Goldilocks in this story is an oil rig, the three bears are polar bears that live on the ice near the oil rig, and the main character is a little girl whose father flies men out to the rig in a helicopter. Sometimes he takes the little girl with him and she gets to see the polar bears, which are her favorite animals. She even dreams about them. But then an oil spill happens and she worries about the bears. She worries about the bears as the oil burns for two weeks in the water. She worries as chemicals are added to the water to try and clean up the oil.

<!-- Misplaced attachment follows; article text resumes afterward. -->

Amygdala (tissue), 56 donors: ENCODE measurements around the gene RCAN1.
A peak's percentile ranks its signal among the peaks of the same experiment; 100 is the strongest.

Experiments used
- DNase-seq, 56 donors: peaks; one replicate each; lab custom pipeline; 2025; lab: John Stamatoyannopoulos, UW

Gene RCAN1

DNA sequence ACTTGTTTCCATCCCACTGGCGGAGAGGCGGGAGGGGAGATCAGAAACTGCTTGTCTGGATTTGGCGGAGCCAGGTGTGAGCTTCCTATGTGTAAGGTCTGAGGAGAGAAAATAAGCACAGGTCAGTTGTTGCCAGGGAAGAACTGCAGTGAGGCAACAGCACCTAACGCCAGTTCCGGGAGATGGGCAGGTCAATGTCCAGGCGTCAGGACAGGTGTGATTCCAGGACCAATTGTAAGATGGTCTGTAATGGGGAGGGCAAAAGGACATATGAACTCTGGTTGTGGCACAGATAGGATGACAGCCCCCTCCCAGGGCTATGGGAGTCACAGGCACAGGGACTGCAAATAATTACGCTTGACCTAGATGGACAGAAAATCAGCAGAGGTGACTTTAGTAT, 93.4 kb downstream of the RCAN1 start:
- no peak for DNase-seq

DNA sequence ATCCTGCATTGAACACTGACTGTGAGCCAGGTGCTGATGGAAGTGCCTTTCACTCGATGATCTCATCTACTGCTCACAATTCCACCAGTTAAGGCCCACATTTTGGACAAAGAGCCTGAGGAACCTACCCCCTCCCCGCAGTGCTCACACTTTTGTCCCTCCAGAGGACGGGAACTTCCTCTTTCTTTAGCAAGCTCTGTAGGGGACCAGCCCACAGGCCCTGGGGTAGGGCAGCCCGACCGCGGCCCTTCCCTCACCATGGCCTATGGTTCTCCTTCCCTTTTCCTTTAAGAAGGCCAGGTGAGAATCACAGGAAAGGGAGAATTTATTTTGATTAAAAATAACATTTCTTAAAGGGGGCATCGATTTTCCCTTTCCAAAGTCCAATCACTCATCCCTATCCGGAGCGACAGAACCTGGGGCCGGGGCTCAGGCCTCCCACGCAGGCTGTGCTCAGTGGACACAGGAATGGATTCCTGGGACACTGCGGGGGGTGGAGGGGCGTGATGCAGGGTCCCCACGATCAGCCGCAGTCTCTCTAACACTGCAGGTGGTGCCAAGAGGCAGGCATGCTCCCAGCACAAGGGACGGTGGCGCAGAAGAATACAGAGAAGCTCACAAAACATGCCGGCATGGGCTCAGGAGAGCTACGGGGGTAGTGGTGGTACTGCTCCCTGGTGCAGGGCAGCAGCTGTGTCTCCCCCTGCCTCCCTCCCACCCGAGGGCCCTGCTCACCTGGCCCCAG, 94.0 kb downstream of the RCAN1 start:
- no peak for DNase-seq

It is obvious that this book has nothing to do with the traditional narrative of Goldilocks and the Three Bears. The author felt compelled to write the book after witnessing firsthand the destructiveness of an oil spill—his motives are understandable and commendable. The illustrations are pretty, but the story has a sad ending, which in itself is not a bad thing, but the writing is rather heavy handed with the little girl never seeing the bears again, her father losing his job, and the family being forced to move. The author misses out on a teachable moment, as a sad ending without offering a resolution or a moral is simply demoralizing and leaves the reader with a doomsday mentality, rather than inspiring the reader to do something about environmental disasters. The book ends up feeling like a slap in the face, rather than an educational material for children. Proceeds go to support Green Peace—this should probably be stated on the front cover.
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